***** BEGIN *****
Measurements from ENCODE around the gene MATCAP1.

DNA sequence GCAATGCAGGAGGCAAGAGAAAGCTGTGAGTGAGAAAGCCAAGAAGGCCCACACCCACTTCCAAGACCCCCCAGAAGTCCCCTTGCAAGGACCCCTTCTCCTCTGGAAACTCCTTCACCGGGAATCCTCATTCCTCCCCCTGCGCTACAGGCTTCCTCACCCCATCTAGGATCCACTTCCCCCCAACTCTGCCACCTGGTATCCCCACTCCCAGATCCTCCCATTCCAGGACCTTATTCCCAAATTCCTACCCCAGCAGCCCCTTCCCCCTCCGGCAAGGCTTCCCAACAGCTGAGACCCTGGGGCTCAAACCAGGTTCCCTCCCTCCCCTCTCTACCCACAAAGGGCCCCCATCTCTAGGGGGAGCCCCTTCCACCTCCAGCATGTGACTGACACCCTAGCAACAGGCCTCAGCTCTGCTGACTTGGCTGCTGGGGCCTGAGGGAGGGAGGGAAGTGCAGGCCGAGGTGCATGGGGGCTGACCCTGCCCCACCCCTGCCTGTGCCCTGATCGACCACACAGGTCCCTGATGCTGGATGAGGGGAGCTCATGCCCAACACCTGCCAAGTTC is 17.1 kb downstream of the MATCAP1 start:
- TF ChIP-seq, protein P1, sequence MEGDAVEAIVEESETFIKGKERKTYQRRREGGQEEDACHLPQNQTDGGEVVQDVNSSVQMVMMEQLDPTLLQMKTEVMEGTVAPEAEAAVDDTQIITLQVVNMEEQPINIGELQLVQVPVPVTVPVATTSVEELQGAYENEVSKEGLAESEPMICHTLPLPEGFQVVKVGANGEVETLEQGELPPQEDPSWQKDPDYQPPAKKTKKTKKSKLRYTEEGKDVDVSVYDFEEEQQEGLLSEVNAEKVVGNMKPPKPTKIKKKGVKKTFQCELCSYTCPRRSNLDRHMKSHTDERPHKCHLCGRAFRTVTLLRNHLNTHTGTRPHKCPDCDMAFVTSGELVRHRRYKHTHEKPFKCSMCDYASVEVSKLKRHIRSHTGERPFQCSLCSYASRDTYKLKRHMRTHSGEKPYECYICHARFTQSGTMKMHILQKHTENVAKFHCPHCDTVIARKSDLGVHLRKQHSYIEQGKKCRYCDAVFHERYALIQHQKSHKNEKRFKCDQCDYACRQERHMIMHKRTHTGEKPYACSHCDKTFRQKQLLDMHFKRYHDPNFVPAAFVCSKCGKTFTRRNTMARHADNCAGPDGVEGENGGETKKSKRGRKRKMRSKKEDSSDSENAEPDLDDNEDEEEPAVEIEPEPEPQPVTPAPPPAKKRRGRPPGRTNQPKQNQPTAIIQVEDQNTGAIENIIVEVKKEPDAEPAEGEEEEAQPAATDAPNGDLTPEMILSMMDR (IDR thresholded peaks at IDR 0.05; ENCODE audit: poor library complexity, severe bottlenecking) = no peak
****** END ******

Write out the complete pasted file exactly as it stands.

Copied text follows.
Measurements from ENCODE around the gene MATCAP1.

DNA sequence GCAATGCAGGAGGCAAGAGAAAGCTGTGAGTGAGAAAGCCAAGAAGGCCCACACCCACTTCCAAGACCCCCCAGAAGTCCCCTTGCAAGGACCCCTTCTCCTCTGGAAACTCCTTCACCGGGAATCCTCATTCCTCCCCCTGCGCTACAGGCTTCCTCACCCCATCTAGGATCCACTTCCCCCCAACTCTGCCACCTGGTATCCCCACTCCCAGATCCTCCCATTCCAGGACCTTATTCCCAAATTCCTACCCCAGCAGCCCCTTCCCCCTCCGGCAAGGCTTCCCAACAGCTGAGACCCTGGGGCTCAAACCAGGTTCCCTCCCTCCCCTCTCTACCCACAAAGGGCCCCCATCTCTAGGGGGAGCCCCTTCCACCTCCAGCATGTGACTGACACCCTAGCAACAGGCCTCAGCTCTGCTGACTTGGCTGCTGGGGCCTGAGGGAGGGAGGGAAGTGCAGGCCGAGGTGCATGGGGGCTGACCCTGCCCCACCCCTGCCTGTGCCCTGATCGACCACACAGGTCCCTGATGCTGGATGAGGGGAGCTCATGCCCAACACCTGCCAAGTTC is 17.1 kb downstream of the MATCAP1 start:
- TF ChIP-seq, protein P1, sequence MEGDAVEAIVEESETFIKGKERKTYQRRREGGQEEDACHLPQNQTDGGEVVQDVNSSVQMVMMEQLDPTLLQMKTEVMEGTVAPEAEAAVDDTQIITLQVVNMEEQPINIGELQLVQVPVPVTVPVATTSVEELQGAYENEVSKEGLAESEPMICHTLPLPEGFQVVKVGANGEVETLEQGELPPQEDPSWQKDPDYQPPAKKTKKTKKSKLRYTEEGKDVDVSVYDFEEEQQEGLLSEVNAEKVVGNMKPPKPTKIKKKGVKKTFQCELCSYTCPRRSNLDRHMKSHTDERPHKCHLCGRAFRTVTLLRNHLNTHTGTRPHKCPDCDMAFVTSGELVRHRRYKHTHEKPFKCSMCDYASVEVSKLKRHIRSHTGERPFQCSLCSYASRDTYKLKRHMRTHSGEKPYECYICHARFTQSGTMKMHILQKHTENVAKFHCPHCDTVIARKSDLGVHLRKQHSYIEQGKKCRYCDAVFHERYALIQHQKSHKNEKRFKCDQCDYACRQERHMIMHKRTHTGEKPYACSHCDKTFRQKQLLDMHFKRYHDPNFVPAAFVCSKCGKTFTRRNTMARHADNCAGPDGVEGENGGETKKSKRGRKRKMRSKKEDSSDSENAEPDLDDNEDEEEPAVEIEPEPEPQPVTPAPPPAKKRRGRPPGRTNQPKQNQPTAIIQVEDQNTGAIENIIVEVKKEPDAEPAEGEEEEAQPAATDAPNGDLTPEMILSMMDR (IDR thresholded peaks at IDR 0.05; ENCODE audit: poor library complexity, severe bottlenecking) = no peak